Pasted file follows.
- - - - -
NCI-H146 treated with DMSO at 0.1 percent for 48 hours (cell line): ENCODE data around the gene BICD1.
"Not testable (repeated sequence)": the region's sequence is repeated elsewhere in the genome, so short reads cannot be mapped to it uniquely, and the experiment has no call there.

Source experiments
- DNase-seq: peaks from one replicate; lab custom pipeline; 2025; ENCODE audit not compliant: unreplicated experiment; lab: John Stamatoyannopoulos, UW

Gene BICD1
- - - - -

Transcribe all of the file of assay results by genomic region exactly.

NCI-H146 treated with DMSO at 0.1 percent for 48 hours (cell line): ENCODE data around the gene BICD1.
"Not testable (repeated sequence)": the region's sequence is repeated elsewhere in the genome, so short reads cannot be mapped to it uniquely, and the experiment has no call there.

Source experiments
- DNase-seq: peaks from one replicate; lab custom pipeline; 2025; ENCODE audit not compliant: unreplicated experiment; lab: John Stamatoyannopoulos, UW

Gene BICD1